You’re Not Listening: What You’re Missing and Why It Matters by Kate Murphy, Celadon Books, 2020
If you practice qualitative research and believe that good listening skills are important to your insights work, then this is a book you should read. As the author notes, “It is only by listening that we engage, understand, connect, empathize, and develop as human beings.” She believes listening is fundamental to success in personal, professional, and political relationships.
Kate Murphy is a journalist turned author, and therefore views herself as a professional listener. Even though she acknowledges that she too has some room for improvement, the tone of the book suggests that she believes the majority of others have acres of room for improvement, and this book is written with that need in mind.
Maybe she has a right to feel superior. In order to write this lecture on the importance and benefits of listening, Murphy spent almost two years exploring the available academic research related to listening, including the biomechanical and neurobiological processes, as well as the psychological and emotional effects.
The book provides insights from her academic research and from interviewing people who either study some aspect of listening, or whose job is listening intensive; from bartenders to psychotherapists and from hairdressers to hostage negotiators—she also included focus group moderators. There is a whole chapter dedicated to the listening skills of master moderators, and there is a reference to the fact that Murphy even attended a QRCA conference three years ago. This book is a potpourri of anecdotes and learning from all these sources.
Murphy believes that the inability to listen well starts early. Greater value is placed on what you project over what you absorb from listening. In high school there are classes on rhetoric and persuasion, and students are rewarded for success on the debating team. Social media allows everyone the opportunity to broadcast almost every thought and giving a TED Talk is considered an accolade. However, opportunities to learn careful listening are almost nonexistent. Murphy notes, however, that the ancient Greek philosopher Epictetus said, “Nature hath given men one tongue but two ears, that we may hear from others twice as much as we speak.” This notion drives the philosophy touted by this book.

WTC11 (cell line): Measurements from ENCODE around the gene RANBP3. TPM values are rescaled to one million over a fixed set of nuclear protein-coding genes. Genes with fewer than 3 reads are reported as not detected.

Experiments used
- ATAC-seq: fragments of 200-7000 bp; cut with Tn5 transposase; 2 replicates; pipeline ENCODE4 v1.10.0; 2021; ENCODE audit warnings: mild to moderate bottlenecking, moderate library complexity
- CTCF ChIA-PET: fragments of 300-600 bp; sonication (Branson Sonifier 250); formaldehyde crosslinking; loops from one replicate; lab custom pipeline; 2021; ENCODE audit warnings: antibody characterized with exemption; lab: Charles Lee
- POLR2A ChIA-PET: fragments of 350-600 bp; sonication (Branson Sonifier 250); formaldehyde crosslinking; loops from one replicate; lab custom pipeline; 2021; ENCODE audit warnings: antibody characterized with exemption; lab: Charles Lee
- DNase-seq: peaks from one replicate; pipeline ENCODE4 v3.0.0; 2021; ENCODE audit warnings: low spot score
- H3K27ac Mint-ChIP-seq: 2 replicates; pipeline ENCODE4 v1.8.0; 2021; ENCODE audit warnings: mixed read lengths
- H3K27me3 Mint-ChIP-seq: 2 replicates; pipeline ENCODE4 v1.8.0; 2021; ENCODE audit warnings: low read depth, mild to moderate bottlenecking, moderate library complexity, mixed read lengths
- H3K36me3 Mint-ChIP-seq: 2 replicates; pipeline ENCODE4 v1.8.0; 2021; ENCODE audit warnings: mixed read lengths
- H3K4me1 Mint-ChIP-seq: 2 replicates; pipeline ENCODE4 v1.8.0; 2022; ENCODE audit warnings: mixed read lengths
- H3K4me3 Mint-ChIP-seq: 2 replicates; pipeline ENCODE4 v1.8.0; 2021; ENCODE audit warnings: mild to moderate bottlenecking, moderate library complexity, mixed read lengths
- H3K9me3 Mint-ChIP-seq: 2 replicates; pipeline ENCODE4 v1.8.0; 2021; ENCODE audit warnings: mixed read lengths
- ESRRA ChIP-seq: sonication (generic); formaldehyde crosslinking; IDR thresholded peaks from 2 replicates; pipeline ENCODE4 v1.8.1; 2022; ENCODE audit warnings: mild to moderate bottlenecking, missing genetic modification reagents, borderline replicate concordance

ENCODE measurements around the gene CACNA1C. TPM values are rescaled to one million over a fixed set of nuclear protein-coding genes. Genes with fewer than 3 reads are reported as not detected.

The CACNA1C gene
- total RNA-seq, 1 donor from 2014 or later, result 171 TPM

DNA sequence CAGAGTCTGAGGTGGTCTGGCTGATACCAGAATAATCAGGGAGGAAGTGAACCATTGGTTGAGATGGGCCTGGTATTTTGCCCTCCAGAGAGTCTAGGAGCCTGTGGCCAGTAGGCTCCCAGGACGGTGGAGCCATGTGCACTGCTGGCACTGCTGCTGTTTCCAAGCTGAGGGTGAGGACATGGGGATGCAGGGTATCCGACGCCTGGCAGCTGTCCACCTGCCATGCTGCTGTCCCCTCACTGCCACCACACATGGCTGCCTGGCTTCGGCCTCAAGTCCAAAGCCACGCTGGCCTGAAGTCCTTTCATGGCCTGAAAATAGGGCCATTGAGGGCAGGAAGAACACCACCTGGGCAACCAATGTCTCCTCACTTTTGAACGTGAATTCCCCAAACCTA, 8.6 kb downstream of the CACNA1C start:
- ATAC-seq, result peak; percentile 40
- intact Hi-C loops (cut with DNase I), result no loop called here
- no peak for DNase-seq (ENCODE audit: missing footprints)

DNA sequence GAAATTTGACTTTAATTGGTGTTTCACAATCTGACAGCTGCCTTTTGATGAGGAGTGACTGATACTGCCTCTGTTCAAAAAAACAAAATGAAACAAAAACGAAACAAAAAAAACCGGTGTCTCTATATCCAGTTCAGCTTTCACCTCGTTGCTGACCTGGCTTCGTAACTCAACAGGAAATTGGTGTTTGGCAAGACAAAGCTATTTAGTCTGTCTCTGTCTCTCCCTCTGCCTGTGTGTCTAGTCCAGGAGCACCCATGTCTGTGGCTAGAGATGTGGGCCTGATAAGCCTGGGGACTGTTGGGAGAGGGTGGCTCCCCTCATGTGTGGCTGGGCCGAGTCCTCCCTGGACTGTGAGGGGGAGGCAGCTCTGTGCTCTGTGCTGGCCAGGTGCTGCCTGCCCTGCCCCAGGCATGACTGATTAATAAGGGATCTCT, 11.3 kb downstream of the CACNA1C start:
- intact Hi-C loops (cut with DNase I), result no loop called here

If you read and agree with this book, you too will believe that how well you listen is so foundational to who you are, how you think, and what you believe, and that “to listen poorly, selectively, or not at all is to limit your understanding of the world and deprive yourself of becoming the best you can be.”
Based on her research, Murphy suggests that the lack of feeling heard has a negative health impact that is worse than smoking fourteen cigarettes a day. It has been linked to heart disease, stroke, dementia, and poor immune function, not to mention the epidemic of loneliness.
Being a good listener, on the other hand, can uncover information that is intensely personal by encouraging others to share confidences they were not planning to share. It can take you down paths of learning that are unexpected and memorable. It can create opportunities for deeper and more profound understanding that you would never achieve without listening carefully. It also makes those listened to feel really good.
These arguments for becoming a better listener are hard to counter—but listening to someone is “not as simple as it sounds.”
“Truly listening to someone is a skill many seem to have forgotten or perhaps never learned in the first place,” wrote Murphy.
To find out more about how you can improve your listening skills, I recommend you read this book and take heed of the many stories that Murphy shares in this easy and light-hearted read. She offers many suggestions for how to develop this essential skill.